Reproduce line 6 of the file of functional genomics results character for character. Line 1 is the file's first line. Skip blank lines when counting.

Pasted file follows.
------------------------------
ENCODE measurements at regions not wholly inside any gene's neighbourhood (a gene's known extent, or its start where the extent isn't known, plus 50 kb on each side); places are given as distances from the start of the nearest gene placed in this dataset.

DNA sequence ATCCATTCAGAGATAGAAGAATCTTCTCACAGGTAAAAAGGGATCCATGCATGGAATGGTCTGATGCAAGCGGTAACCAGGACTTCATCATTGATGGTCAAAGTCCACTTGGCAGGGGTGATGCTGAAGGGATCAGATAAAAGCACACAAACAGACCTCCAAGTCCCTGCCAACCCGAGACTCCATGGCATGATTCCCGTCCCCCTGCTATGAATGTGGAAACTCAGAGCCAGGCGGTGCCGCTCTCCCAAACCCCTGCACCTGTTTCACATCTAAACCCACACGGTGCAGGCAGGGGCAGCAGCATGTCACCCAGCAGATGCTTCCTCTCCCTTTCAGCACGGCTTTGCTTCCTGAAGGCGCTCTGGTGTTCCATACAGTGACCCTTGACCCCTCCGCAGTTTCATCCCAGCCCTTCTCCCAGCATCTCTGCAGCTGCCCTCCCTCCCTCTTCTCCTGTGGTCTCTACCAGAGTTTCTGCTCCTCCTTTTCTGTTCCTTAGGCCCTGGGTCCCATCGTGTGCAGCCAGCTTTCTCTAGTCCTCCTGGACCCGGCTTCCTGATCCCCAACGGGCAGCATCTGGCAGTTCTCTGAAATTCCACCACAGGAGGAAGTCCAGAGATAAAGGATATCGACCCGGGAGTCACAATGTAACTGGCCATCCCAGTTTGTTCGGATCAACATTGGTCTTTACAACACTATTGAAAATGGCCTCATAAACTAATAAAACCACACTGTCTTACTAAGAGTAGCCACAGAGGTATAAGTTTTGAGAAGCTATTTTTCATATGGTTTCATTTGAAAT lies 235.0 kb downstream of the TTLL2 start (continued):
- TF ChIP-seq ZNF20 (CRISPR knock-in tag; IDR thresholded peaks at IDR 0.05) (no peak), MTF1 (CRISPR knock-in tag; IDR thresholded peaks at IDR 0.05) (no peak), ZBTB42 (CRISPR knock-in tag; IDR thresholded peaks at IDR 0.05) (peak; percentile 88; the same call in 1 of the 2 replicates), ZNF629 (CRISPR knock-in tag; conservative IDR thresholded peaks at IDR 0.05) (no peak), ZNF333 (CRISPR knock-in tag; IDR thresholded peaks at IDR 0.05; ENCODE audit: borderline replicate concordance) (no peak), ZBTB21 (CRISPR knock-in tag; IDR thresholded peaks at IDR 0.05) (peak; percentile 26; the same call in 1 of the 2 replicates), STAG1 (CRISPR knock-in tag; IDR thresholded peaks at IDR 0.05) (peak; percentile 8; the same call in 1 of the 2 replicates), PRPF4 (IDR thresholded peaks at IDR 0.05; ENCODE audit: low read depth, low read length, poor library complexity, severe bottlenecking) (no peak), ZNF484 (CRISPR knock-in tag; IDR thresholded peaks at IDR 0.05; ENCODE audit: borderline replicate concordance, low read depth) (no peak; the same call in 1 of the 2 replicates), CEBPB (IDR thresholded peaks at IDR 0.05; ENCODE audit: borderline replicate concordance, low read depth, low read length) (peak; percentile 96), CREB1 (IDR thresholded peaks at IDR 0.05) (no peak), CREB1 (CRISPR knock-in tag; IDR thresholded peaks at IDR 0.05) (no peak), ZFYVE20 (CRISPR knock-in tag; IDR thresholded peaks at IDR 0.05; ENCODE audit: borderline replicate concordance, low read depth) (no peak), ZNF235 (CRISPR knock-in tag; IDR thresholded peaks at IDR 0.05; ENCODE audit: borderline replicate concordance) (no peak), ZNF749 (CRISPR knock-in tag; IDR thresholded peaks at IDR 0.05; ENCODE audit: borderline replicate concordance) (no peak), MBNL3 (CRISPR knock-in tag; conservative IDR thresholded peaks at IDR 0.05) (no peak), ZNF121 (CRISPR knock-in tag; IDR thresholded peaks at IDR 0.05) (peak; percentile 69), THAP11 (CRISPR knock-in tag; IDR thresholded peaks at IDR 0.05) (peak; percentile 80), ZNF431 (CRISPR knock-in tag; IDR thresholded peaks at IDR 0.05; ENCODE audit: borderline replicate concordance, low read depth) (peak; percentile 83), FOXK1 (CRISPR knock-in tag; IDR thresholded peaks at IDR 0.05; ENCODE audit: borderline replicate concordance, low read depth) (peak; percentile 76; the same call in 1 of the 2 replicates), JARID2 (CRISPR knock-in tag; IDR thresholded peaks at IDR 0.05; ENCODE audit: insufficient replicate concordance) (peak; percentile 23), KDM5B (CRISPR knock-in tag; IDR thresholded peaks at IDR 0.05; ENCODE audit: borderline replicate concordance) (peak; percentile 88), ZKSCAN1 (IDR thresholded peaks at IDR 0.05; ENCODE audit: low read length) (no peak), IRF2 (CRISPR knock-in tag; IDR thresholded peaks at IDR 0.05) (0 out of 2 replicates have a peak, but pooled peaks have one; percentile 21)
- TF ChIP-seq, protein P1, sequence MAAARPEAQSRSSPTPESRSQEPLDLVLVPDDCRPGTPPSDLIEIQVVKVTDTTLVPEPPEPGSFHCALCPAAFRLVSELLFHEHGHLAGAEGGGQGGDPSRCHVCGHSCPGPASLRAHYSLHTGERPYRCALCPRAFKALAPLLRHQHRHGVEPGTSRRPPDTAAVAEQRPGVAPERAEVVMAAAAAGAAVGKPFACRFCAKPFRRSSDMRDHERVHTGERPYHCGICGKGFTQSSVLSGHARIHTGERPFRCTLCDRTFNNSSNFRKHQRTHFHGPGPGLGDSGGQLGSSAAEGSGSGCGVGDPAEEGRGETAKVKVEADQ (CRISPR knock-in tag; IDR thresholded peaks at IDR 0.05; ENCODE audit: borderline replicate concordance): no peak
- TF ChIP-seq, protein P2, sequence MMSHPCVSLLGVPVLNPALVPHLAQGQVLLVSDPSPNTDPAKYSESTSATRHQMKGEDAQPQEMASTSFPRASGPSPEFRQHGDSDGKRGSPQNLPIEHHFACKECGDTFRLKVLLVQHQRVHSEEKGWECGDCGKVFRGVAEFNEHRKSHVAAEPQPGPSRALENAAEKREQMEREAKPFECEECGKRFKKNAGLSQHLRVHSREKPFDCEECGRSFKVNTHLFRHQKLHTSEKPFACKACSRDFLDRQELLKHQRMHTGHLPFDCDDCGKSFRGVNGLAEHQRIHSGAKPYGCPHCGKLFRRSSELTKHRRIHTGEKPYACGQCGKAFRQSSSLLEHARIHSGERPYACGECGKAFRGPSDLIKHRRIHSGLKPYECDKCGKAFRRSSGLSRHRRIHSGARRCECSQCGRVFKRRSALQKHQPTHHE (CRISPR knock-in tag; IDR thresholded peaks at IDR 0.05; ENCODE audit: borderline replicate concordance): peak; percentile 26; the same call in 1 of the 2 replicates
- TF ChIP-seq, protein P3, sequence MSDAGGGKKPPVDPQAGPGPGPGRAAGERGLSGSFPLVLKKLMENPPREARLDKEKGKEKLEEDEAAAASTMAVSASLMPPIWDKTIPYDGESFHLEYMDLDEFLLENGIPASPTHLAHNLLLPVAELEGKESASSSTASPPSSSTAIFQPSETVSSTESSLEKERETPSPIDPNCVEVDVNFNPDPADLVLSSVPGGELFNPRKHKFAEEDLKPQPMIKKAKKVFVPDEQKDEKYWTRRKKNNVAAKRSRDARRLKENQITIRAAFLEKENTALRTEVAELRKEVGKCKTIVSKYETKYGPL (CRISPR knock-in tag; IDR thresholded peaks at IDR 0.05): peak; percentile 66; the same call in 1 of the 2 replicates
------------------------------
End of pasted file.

- TF ChIP-seq, protein P3, sequence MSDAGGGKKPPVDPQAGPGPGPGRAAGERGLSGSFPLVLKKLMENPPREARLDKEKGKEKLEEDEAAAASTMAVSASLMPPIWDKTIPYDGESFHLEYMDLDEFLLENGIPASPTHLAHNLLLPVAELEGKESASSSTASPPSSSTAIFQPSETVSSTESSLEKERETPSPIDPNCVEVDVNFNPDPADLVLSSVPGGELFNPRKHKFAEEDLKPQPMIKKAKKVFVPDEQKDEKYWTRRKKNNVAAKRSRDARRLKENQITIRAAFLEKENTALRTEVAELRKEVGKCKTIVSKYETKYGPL (CRISPR knock-in tag; IDR thresholded peaks at IDR 0.05): peak; percentile 66; the same call in 1 of the 2 replicates